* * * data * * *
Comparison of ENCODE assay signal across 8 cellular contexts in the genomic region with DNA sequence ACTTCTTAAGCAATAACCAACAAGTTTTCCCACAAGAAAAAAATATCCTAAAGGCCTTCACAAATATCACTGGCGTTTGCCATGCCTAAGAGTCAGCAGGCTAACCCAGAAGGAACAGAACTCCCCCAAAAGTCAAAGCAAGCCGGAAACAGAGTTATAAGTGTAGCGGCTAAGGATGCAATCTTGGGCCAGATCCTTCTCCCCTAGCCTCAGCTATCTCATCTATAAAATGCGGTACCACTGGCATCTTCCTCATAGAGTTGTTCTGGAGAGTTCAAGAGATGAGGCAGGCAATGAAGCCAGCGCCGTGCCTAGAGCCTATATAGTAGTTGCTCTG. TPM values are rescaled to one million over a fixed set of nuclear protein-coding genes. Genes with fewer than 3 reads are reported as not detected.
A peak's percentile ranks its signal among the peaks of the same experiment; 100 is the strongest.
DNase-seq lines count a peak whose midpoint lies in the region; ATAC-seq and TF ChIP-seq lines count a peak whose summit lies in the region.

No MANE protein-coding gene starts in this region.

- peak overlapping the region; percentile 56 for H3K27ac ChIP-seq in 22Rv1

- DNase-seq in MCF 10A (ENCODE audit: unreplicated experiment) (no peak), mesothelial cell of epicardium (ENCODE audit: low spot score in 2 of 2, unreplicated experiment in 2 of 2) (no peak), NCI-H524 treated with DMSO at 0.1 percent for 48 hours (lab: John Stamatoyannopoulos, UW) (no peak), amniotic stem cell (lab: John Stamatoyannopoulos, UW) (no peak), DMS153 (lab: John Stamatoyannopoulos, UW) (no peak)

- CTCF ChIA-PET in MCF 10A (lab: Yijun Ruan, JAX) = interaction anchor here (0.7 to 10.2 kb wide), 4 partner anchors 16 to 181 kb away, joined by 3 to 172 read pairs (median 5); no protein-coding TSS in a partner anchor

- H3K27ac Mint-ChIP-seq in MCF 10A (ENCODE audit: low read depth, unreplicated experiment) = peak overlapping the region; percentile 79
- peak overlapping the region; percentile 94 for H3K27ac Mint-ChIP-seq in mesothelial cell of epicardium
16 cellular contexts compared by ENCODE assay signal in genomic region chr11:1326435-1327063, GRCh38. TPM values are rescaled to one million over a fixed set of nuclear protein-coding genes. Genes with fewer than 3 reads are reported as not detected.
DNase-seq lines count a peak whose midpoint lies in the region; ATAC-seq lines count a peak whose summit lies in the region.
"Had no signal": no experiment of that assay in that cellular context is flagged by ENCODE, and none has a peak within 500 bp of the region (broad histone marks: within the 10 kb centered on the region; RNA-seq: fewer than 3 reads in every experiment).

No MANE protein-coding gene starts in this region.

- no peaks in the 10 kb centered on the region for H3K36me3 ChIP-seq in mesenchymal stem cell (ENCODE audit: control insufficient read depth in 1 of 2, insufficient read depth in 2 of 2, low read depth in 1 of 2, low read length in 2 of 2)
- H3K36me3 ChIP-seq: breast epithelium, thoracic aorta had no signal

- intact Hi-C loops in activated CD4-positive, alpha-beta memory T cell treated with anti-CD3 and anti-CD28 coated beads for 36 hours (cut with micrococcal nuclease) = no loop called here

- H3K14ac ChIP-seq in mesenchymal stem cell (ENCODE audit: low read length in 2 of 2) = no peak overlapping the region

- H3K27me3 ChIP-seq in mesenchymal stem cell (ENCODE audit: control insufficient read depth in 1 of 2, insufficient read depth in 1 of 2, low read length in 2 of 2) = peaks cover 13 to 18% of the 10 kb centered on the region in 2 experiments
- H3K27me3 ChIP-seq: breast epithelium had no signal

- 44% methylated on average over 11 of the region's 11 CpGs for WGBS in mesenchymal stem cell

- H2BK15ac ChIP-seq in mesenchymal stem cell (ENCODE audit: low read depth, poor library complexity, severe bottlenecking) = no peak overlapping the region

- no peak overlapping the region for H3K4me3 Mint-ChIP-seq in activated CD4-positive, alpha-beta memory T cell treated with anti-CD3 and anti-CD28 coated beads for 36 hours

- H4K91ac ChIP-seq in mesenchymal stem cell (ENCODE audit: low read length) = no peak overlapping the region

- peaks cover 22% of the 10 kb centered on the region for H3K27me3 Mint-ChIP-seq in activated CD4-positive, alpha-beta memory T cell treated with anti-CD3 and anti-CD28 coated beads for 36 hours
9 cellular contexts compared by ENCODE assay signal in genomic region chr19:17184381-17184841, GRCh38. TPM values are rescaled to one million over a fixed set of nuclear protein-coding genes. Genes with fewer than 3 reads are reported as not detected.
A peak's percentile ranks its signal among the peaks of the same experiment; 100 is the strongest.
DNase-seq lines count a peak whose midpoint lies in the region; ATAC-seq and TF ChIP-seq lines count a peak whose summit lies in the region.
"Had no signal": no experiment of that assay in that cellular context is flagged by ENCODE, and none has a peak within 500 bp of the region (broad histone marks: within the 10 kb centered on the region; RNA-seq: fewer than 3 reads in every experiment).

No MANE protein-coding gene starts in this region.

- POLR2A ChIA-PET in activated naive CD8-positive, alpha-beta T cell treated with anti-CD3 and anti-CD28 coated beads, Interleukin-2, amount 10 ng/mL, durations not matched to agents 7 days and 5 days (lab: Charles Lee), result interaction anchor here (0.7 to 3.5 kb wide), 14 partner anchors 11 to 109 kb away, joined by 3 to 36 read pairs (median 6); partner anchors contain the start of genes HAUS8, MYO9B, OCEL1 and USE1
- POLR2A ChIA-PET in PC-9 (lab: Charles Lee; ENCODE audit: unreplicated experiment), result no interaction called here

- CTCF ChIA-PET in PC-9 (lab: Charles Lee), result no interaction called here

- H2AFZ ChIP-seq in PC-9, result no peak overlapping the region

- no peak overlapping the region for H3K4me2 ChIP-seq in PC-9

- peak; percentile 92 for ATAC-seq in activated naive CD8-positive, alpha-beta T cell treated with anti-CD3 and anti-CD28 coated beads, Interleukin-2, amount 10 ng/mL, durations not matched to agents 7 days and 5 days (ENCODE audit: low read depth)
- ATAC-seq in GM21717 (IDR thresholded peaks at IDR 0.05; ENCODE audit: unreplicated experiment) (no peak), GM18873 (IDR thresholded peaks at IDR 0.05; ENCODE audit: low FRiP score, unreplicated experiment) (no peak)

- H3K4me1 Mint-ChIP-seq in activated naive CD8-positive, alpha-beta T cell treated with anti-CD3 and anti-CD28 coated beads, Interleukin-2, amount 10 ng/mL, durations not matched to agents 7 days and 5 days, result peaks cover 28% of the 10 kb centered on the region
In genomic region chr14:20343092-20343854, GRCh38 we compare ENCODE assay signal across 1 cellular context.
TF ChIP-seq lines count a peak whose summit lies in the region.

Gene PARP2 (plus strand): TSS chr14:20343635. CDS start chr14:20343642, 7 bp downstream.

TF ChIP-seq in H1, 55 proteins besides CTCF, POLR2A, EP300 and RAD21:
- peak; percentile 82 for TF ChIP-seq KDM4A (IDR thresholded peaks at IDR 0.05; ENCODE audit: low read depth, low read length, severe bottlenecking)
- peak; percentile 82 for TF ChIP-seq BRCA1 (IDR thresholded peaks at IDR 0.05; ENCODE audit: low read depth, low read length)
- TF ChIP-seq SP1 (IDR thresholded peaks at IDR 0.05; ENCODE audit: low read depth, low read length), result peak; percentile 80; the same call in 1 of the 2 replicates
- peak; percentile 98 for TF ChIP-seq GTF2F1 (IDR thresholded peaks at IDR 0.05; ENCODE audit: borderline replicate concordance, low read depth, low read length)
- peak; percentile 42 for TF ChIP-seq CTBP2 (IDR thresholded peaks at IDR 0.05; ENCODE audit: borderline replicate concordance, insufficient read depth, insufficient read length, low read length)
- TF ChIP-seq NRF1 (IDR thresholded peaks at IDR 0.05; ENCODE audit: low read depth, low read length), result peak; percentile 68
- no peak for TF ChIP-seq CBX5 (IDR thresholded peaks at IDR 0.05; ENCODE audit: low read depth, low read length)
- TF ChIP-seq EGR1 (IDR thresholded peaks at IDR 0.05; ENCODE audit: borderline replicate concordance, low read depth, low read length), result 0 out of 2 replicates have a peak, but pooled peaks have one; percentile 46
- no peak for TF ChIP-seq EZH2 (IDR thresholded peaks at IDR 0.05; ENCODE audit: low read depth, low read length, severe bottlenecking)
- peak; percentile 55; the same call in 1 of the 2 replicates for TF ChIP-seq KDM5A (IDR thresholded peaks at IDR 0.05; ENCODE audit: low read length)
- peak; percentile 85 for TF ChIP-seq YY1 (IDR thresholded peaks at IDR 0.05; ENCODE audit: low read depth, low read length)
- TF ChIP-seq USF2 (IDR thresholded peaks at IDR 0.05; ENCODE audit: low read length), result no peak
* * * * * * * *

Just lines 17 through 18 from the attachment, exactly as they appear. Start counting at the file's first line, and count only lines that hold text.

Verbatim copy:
- H3K14ac ChIP-seq in mesenchymal stem cell (ENCODE audit: low read length in 2 of 2) = no peak overlapping the region

- H3K27me3 ChIP-seq in mesenchymal stem cell (ENCODE audit: control insufficient read depth in 1 of 2, insufficient read depth in 1 of 2, low read length in 2 of 2) = peaks cover 13 to 18% of the 10 kb centered on the region in 2 experiments